Sunday, June 1, 2014

Locked In: Keeping Your Enterprise Encryption Keys in Order

Posted by on in Data Security


Every year, spring cleaning results in a few re-discoveries around my house (“I own a weed whacker?”). This year, it also led to a new, nerve-racking game, “What Could These Keys Possibly Belong To?”
b2ap3_thumbnail_Close_up_key_management_encryption_contingency_infosec.jpgWhat does this key go to? Key management is the tricky part of encryption, though vital to keeping control over security.In a shelf in the basement, I found a ring with two keys of unknown origin. I shuffled around the house, garage and shed trying to match them up to every lock and door. Nothing. Keys without a lock … or a lock somewhere else without a key, put another way. Given my background in encryption and enterprise key management, my mind went to paranoid circumstances where I’d soon be locked out by a new lock in my own front door, or a situation where I’d go mad looking for buried treasure in my yard.
Key management is the really hard part of enterprise encryption. Encryption, in its own right, remains the most impenetrable data security option in your wider “defense in depth” approach. The best encryption also comes with sensible, easy key management. If you lock down data, you need to make sure you (and only you) can unlock it, too. In that same sense, you don’t want to start handing out crypto keys to the point where encryption is more rampant than useful. Too many keys can be just as damaging for you, your customers and your sensitive business documents.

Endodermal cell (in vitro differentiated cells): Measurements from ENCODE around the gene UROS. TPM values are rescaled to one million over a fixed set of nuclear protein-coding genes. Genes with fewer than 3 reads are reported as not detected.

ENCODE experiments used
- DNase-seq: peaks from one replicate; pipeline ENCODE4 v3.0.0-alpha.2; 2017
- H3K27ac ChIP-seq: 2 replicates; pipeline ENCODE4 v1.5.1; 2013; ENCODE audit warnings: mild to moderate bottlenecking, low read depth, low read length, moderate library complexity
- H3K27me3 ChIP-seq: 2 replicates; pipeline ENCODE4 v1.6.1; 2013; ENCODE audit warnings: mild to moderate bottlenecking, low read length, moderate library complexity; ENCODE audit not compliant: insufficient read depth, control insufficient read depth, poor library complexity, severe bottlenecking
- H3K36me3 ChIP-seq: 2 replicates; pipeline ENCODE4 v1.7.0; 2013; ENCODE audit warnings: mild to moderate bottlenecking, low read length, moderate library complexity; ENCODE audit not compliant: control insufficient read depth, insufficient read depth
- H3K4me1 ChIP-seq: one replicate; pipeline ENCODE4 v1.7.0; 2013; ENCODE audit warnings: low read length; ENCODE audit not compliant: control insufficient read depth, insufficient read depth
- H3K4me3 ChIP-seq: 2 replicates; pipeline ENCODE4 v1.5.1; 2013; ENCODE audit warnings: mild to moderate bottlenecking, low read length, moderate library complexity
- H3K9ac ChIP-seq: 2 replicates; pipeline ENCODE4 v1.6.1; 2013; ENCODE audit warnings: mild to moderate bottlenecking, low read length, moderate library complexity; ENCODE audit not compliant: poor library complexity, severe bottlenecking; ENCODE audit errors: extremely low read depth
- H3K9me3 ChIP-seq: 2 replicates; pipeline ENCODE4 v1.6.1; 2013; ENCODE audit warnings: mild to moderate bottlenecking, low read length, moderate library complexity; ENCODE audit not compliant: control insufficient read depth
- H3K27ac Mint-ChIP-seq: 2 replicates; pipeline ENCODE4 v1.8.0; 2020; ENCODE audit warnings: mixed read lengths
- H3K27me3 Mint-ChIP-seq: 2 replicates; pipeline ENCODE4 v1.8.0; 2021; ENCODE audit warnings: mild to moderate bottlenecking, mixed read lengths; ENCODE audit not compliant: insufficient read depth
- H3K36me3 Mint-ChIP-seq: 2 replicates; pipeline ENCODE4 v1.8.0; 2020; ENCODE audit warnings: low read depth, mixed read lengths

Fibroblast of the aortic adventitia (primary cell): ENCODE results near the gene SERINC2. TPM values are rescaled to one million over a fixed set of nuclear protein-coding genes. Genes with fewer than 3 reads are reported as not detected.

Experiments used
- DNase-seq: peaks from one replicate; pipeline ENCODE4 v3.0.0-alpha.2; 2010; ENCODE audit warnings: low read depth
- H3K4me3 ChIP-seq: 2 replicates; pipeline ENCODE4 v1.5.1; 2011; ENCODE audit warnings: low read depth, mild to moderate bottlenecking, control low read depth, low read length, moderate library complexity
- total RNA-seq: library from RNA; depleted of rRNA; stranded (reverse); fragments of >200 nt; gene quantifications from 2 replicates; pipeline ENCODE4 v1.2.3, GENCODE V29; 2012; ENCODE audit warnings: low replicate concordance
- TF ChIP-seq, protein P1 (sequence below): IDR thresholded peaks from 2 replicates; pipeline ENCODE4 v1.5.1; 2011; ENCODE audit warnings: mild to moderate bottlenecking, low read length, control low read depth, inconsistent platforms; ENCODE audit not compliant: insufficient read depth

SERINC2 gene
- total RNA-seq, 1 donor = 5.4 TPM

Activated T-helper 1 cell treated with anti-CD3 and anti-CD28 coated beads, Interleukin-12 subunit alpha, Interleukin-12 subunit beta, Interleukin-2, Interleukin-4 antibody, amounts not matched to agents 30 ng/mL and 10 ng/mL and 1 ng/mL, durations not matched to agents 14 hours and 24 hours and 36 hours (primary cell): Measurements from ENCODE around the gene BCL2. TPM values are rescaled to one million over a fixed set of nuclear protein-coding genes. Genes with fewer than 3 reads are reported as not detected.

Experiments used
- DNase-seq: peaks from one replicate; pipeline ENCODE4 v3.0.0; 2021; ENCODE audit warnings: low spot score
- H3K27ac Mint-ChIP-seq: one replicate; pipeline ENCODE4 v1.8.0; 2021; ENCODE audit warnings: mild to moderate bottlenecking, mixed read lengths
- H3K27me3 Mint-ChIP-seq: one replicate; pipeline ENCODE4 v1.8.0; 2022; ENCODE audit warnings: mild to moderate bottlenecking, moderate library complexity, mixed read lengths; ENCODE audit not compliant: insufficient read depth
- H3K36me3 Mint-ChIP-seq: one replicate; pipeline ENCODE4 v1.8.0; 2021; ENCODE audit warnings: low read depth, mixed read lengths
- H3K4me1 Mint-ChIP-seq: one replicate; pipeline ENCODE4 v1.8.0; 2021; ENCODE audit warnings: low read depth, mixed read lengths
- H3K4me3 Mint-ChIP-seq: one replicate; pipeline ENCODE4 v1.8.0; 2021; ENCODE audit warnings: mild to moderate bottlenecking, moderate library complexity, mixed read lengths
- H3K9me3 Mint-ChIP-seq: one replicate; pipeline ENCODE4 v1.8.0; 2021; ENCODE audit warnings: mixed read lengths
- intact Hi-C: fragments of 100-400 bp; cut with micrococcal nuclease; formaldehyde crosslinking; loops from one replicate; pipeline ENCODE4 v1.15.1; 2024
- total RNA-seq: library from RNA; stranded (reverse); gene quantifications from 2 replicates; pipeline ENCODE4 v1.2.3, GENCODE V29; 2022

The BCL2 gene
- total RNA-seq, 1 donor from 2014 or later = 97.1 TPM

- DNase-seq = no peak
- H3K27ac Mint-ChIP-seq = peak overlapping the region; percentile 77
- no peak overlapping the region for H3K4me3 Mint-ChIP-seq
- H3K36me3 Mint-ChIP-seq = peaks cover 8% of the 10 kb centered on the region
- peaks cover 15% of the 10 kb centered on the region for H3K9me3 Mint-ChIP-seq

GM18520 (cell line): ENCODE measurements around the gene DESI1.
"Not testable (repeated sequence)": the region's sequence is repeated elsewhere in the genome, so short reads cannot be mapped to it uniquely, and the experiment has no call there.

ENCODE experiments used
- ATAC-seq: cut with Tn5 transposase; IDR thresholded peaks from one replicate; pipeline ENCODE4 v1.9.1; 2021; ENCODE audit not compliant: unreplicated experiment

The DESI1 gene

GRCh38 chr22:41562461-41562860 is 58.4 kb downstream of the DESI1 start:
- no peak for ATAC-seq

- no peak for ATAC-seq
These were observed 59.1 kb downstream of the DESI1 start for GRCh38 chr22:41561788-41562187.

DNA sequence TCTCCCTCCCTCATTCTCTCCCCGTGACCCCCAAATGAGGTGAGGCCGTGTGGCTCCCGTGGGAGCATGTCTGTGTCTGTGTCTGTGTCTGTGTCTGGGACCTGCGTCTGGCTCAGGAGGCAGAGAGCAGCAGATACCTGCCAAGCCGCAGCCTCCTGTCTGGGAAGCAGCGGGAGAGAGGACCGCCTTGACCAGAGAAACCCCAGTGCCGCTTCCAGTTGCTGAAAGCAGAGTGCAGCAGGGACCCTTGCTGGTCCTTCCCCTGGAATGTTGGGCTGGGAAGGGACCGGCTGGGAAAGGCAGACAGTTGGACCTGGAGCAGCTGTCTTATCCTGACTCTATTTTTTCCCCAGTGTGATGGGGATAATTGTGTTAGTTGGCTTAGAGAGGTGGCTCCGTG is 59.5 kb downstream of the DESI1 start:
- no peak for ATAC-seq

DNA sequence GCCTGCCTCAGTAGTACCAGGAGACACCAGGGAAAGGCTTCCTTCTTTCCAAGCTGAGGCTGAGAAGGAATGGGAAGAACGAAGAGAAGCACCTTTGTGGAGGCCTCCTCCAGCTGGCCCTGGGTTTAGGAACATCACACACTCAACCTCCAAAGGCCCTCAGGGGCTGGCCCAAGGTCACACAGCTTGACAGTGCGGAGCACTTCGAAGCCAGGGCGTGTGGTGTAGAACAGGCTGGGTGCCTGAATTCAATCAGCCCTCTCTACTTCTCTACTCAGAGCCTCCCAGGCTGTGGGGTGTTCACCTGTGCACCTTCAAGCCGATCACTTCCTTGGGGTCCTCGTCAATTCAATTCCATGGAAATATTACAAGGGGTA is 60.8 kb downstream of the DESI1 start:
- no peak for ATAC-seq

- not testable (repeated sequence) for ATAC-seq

We often share the story of one customer who came to us initially asking to “unlock” encryption from another vendor. Unfortunate for this German manufacturer, the other vendor’s encryption did not come with a “contingency” key (kind of like a master decrypt key for security administrators). So, when a rogue employee sent off docs he had encrypted, the manufacturer was without a matching decryption key to find out just what had left its company firewalls. Contingency key goes by a few terms – we’ve heard “private key escrow” with one big financial services client as well as controlled encryption; we’re all ears to what term makes sense for you. The important aspect of contingency key, however, is that your CISO, department head or info sec team has an emergency decrypt capability for the host of issues that can come up from unchecked encryption.
There are enough potential leaks and breaches coming at your business information every day. Make sure that the protection you employ doesn’t lock you out of the very data you’re securing

No comments:

Post a Comment